“In potential crisis situations, this channel could be even more valuable if official communications were blocked.”
As the White House prepares for President Obama’s inaugural visit to China in November, it’s faced with two possible approaches in planning for what the trip can achieve.
The first is to follow the safe “laundry list” technique, which identifies a long, sometimes unwieldy set of policy objectives, but which China may or may not view as being in its own national interest.
This list would include important topics such as environmental, energy and monetary issues. Raising these at the presidential level could well result in incremental progress, but they and other themes can also be advanced through the ongoing Strategic and Economic Dialogue (S&ED) at a ministerial level.
President Obama is in a unique position to break the mold of presidential summitry. Three overarching “deliverables” could be identified that if implemented would significantly reshape the U.S.-China relationship and address serious challenges the two countries face together.
One, establish a formal mechanism among the leaders of the United States, China and Pakistan. China is Pakistan’s most important supporter both because of their geographic proximity and China’s perception of Pakistan as a counterweight to India.
Coordinating policy and economic support for Pakistan would yield a higher return for all three nations. The interests for the United States and China are consonant in Pakistan: removing extremist fundamentalist activity, stabilizing the leadership and encouraging economic growth.
While Pakistan and Afghanistan remains a pivotal challenge to U.S. policy, “AfPak” policy should not be commingled in the context of China, as these two countries mean two entirely different things for Beijing and Washington.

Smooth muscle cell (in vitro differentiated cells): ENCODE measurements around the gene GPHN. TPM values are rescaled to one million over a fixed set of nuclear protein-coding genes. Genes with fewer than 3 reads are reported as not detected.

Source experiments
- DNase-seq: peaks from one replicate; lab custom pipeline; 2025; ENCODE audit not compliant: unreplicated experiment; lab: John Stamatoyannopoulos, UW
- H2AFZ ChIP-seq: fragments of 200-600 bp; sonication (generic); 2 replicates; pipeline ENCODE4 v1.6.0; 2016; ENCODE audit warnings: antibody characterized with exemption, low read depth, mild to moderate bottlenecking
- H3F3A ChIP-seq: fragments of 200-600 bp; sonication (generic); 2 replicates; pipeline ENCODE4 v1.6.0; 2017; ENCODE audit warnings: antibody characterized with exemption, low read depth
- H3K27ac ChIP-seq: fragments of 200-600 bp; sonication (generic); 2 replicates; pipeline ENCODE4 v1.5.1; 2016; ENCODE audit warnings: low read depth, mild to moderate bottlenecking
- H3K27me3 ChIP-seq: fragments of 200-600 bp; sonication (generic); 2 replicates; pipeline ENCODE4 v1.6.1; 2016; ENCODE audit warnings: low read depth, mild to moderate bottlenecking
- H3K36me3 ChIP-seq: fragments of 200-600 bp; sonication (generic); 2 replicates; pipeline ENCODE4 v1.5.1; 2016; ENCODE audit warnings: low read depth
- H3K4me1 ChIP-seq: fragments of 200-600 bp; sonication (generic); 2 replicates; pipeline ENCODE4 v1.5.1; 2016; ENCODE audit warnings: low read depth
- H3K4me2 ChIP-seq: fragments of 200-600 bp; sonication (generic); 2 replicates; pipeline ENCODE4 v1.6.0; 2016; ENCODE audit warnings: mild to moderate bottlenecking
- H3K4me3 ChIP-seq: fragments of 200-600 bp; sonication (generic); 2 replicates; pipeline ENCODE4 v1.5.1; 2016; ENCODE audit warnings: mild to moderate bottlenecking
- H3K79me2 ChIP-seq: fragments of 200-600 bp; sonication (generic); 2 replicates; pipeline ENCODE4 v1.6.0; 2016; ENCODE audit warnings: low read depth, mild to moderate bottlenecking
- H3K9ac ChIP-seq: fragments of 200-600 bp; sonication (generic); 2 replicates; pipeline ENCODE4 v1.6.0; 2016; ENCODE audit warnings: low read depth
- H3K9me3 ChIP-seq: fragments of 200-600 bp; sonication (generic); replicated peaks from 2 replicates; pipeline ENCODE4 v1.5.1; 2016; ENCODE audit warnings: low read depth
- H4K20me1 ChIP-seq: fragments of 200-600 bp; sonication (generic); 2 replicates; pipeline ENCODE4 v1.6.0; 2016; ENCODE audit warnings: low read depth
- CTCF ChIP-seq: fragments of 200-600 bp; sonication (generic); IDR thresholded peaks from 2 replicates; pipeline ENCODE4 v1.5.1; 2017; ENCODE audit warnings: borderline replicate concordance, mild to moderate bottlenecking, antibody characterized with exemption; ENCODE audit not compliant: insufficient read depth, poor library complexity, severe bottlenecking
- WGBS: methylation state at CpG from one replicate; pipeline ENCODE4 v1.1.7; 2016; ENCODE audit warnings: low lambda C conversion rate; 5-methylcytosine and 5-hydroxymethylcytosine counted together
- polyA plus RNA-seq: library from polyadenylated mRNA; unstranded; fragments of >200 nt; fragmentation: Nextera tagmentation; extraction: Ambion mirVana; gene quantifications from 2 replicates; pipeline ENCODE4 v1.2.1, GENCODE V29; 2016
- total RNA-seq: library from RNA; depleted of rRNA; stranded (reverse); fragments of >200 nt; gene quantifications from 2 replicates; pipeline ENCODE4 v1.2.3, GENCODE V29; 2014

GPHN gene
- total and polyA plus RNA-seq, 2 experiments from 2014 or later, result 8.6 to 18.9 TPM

For China, Pakistan holds geostrategic, political and economic importance. Afghanistan is for China primarily an economic opportunity with less, if any, strategic value.
The United States should make clear it does not want to displace Beijing’s influence in Islamabad, but a tripartite approach would advance shared interests and deliver more tangible results in Pakistan.
Two, accelerate the proposed mining schedule for development of the Aynak Copper Reserve in Afghanistan, where the state-owned China Metallurgical Group holds the concession and where Afghan authorities are protecting the copper fields.
Aynak is located about 20 miles southeast of Kabul and is the site of one of the world’s largest undeveloped copper deposits.
With a bid of approximately $3 billion, which includes infrastructure upgrades in Logar Province, where Aynak is situated — and that is known to Afghans as the “gates of jihad” — there is the opportunity for development in this critical region.
Breaking ground at Aynak with American and Chinese officials present would be of great symbolic value. Moreover, China possesses the actual wherewithal to develop the concession in these forbidding lands. Any progress toward increased stability by generating employment would have ripple effects throughout the community.
Three, support the “Sanya Initiative,” a little known but important program that brings together retired service chiefs from each of the armed forces of the U.S. and China. The first meeting was held last year in the resort town of Sanya in China, and this year, it was held in Hawaii, with follow-up trips to Washington and New York.
The initiative is important because it opens up new channels of communication. Furthermore, by its very existence, it is creating greater military transparency and could lead to a better understanding on both sides.
In potential crisis situations, this channel could be even more valuable if official communications were blocked.
The Sanya Initiative is currently funded entirely by private donations. For the program to really succeed, however, it must have support from leaders of both China and the United States. Hence strengthening military ties must be a deliverable, particularly since both sides agree that military-to-military relations are not where they should be.
The United States and China should also strive to build and use other informal contacts on security issues. These could allow discussion of topics that might be difficult or sensitive to raise in formal government channels.
Today one often hears the refrain that America is becoming an economic satellite of a rising China.
The Obama trip to Beijing provides an opportunity to elevate the relationship to include constructive engagement in concentric areas of shared interest — stabilizing Pakistan, advancing soft power interests in Afghanistan, and cooperating on security matters and shared challenges in East Asia.